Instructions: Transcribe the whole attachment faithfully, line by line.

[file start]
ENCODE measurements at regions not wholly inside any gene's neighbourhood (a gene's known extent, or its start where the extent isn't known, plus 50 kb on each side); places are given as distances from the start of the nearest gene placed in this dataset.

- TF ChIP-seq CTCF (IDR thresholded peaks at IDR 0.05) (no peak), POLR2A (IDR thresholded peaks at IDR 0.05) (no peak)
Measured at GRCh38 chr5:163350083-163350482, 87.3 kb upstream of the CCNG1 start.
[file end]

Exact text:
ENCODE measurements at regions not wholly inside any gene's neighbourhood (a gene's known extent, or its start where the extent isn't known, plus 50 kb on each side); places are given as distances from the start of the nearest gene placed in this dataset.

- TF ChIP-seq CTCF (IDR thresholded peaks at IDR 0.05) (no peak), POLR2A (IDR thresholded peaks at IDR 0.05) (no peak)
Measured at GRCh38 chr5:163350083-163350482, 87.3 kb upstream of the CCNG1 start.